Corrosion in iron

Corrosion in iron is what is known as rusting. Chemically, the rusting of iron is an oxidation process. This special property of iron also results in a separation of metals into two groups. All metals that rust like iron are called ferrous metals - all others are called non-ferrous metals. How rust develops, which chemical processes take place here and how you can protect iron from rust, you can read here.

Emergence of rust

For rust to occur, there are only a few basic requirements:

  • The metal in question must be a ferrous metal
  • There must be water (sufficiently high humidity is sufficient)
  • There must be oxygen (also in the air)

When acids are present, iron rust also - but it is then called a so-called hydrogen corrosion. The process of rusting in the air, however, is an oxygen corrosion.

oxygen corrosion

The surrounding oxygen acts chemically as an oxidizing agent. He picks up electrons from the iron. The solid iron is oxidized at the contact surface to divalent iron (Fe2 +). This creates a potential difference because the iron is negatively charged, but its converted surface is now positively charged.

Over several complicated steps arises in the water over the positively charged iron ions, which diffuse there and the diffusing oxygen in each water drop a so-called galvanic cell with a potential difference. Such a galvanic cell is similar in function to a battery.

The flow of current in this chemical "battery" then turns the iron on the surface into ferric hydroxide, which has a typical gray-green color. Further exposure of the ferrous hydroxide to air and water results in iron (III) hydroxide - the rust we immediately recognize by its color.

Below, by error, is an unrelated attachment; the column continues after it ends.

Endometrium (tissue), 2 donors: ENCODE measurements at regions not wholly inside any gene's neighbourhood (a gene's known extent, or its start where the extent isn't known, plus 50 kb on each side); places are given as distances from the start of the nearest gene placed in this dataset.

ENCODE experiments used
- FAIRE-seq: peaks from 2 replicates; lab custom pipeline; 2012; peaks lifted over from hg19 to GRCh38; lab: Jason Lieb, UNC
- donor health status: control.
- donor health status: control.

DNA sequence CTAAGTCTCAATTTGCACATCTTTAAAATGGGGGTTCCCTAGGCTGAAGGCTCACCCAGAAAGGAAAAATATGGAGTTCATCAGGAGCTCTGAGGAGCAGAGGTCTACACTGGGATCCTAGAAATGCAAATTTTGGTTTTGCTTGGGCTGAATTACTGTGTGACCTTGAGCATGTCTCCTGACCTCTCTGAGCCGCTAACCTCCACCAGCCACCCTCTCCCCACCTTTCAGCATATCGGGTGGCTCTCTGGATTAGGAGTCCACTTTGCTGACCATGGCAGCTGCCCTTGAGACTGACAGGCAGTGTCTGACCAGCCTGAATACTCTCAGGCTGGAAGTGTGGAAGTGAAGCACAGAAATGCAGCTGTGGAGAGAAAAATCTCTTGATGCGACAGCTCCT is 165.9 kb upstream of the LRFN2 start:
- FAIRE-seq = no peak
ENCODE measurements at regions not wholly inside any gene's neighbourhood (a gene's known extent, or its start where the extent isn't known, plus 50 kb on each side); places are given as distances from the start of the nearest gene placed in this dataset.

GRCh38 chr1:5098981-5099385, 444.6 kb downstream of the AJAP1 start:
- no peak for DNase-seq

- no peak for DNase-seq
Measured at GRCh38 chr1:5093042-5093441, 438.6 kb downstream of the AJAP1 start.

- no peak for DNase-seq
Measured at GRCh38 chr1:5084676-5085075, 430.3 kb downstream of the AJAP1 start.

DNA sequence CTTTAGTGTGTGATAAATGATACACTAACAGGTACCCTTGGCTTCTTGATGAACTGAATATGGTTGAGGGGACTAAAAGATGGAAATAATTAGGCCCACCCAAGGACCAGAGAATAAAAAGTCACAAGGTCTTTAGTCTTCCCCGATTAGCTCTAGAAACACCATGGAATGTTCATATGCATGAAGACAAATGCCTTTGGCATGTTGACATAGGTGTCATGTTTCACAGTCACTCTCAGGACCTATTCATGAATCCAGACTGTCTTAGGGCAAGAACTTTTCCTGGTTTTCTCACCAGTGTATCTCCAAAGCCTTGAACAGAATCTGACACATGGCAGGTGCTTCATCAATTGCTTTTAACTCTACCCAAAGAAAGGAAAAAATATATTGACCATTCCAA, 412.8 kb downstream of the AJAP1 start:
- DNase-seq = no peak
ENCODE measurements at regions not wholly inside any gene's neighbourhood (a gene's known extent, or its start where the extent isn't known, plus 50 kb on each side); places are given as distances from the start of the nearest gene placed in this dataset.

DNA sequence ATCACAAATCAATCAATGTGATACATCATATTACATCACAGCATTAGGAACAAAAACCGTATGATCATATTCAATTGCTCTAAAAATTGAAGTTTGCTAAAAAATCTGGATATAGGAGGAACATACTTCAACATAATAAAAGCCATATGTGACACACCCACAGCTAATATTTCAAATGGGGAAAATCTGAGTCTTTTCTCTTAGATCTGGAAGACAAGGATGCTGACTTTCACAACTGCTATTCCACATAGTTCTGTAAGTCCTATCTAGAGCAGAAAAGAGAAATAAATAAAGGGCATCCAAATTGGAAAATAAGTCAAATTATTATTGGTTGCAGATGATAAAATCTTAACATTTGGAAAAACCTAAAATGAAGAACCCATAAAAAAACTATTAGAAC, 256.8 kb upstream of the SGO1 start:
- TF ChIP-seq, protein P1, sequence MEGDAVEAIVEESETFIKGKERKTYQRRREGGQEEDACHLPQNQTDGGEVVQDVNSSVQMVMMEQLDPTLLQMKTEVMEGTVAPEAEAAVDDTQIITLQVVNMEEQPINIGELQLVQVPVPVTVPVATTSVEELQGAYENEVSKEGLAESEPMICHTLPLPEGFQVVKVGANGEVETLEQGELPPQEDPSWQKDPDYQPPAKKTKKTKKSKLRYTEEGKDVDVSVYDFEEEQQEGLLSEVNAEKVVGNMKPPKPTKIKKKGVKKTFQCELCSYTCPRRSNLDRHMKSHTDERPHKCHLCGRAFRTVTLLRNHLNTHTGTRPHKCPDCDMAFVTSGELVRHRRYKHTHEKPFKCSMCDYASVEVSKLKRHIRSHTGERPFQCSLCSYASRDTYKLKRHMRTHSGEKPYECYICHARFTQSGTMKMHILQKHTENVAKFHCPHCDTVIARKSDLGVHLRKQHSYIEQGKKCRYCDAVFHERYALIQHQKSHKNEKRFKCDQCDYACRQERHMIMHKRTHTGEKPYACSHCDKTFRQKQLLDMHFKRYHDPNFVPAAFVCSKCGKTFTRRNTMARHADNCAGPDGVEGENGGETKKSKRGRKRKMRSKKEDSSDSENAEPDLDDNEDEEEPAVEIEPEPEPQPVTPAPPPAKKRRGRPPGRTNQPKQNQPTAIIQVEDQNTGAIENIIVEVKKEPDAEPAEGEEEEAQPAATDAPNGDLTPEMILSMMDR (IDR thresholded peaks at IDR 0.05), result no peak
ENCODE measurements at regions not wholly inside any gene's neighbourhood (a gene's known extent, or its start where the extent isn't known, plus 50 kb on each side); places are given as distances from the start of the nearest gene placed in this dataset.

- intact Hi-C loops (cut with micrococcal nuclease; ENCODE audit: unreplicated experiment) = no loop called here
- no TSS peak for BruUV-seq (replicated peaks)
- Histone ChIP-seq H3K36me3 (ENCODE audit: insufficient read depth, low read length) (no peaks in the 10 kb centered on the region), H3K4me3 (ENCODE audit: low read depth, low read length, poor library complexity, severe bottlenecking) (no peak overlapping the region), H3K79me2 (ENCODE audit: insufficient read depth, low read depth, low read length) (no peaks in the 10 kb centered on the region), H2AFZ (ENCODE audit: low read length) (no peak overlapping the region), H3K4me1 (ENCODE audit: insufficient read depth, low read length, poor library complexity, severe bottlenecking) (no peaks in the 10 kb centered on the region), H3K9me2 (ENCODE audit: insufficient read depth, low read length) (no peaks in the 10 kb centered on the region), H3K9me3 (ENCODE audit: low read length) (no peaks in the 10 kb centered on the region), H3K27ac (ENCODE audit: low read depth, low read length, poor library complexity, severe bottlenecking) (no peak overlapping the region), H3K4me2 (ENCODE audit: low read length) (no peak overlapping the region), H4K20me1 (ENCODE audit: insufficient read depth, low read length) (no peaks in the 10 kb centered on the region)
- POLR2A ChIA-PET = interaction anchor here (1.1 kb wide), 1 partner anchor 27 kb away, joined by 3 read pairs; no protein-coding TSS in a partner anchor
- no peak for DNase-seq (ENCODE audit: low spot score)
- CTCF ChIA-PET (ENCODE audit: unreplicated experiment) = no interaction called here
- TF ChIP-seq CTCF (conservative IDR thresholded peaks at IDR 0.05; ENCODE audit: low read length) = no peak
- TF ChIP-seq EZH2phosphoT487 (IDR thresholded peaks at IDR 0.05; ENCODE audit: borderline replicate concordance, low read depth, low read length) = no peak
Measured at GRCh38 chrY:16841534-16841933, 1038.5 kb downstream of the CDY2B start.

The oxygen corrosion is therefore a complex process, which takes place in several steps. It can be accelerated by the presence of salts (ions) in the water. This is why iron rust on salty sea air even faster, at least when there is high humidity.

Prevent corrosion

You can not completely prevent corrosion even with iron. However, there are ways to slow them down a lot. Since both oxygen and water are necessary for corrosion, it is sufficient to keep one of the two substances away in order to prevent corrosion for the most part.

In heating pipes made of ferrous metals, this is done by preventing oxygen from entering the pipes. Conversely, keeping tools dry (such as by spraying with talcum powder) does not allow the water to initiate the corrosion process.

Coatings of the iron with chromium or paints or greases are also an option to create a protective layer. Hot-dip galvanizing is also a possibility, especially with iron sheets.

Tips & Tricks

If you store your tool in a damp cellar, simply sprinkle it with powder. Even rust-sensitive tools do not rust then.

Video Board: Rusting of iron